The head of the security agency has said it in various interviews: there is courtesy that’s afforded the President, the Vice President, and the Mayor of the City when it comes to being allowed to enter and exit these villages. He said the security guards on duty that night truly didn’t know that it was Mayor Binay who had stepped out of that car. He said that that the men themselves told him that the Mayor was not angry when he got out of the car and asked if he could pass through (it is unclear at this point what words were said).
Ah, but none of these seem to matter to those who believe the PDI story to be the correct version of this narrative. The PDI itself has since come out with story after story about their own story, complete with “the video going viral” and “netizens are angry” stories – a practice that’s done by online media sites to generate more hits. PDI columnist Winnie Monsod – who lives in Dasmariñas Village – has sided with the security guards, saying that they did what was right, and in the end pushed for the narrative that Mayor Binay was just being arrogant. She said too that the security agency had no right to speak for her village’s homeowners’ association.
I say: then this is not a question of whether the Mayor was arrogant or not, as it is a question of whose rules are more important, whose rules should be followed, by these guards. Ah, but that is not a question that Monsod asks. Instead she throws everything including the kitchen sink and calls the owner of the security agency a Binay supporter – because that explains everything. She also believes the PDI report, hook line sinker, and judged the Mayor based on his bodyguards pulling out their guns. Never mind that those guns aren’t seen on that CCTV clip; neither is it clear who exactly had their weapons at the ready.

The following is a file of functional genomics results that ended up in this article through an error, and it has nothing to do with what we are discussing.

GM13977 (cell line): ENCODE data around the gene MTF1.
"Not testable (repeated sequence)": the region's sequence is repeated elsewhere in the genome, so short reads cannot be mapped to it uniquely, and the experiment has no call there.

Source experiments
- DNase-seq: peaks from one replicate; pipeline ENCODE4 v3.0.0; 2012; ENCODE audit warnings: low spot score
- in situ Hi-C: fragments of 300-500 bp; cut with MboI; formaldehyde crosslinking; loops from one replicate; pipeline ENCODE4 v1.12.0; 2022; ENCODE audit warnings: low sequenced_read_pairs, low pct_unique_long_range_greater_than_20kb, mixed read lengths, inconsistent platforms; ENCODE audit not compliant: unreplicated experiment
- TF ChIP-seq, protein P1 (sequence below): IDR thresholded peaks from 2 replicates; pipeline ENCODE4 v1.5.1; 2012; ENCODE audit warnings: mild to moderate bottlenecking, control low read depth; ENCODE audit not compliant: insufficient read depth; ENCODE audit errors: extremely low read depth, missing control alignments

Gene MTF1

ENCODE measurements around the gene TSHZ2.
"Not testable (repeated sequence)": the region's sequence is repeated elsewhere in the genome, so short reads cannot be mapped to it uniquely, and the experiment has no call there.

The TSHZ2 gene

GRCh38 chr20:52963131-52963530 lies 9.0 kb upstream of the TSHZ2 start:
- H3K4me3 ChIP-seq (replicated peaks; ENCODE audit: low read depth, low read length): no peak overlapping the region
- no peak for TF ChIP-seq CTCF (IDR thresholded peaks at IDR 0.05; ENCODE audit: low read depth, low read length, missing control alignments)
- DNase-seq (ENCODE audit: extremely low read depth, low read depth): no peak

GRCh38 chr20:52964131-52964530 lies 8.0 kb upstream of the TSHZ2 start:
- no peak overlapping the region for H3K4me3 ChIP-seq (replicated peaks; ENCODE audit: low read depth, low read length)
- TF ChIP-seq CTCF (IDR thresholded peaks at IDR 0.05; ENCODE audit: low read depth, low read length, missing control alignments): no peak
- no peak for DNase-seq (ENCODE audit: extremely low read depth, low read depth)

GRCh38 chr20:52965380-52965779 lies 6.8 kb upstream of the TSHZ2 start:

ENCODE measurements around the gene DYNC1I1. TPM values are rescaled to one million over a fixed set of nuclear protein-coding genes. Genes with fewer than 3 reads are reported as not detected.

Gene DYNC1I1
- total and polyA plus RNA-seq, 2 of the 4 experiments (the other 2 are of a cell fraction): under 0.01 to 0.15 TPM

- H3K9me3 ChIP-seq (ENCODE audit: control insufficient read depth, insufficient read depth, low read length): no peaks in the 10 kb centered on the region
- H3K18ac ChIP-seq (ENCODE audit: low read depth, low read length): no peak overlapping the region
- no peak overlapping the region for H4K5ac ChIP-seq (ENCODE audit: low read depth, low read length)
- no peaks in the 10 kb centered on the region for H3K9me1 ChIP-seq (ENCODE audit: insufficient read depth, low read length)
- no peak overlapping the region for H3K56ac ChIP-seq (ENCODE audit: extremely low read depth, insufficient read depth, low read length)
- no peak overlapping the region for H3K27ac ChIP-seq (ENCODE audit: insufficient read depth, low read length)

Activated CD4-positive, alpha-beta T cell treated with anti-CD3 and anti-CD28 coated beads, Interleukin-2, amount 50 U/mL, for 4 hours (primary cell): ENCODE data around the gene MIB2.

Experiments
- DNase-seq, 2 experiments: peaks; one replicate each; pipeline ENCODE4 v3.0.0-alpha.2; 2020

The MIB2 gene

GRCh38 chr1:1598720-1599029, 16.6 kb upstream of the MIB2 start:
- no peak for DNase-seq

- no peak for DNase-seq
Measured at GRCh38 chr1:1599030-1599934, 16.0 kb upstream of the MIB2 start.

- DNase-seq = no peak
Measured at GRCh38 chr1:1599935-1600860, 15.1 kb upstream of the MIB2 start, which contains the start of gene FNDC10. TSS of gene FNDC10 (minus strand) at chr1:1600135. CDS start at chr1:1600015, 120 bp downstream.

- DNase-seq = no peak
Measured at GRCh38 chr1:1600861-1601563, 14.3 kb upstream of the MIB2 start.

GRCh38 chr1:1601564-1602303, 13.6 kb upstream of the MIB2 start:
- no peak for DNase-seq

The biases are clear here, and it’s not even just PDI’s. Monsod is clearly anti-Binay – treating as truth, as she does, that questionable report about the Mayor’s bodyguards pulling out their guns, and then concluding that “this is an indication of how Binay is going to rule the country.”
In truth, the aftermath of this PDI report with highly questionable timing is an indication of how immature we are about assessing media practices in this country. We are so angry at politicians, we forget that they are not always the only culprits here. Media is biased. And there is nothing objective or honest about the manner in which this story was put in the headlines 19 days after it happened. There is nothing truthful about not getting the Binays’ side alongside that nameless source; nothing truthful in glossing over the fact that this has all since been resolved.
The worst part is how social media opinion seems to have gone on arrogance overdrive too, where the righteous always feel more brave when it speaks with a (presumed) multitude. I for one don’t think we can function in this world without being biased for or against something. But while what this has fueled is the unkind biases against the Binays in general, what it has forced me to look at are the biases of media enterprises and personalities who purport to be credible and objective.
What I insist on is the task of asking questions, because there is too much that we aren’t allowed to see, and too often when enough of us are screaming we also fail to hear who else is speaking.
The worst thing about biases after all is that these can render us blind, deaf, and dumb.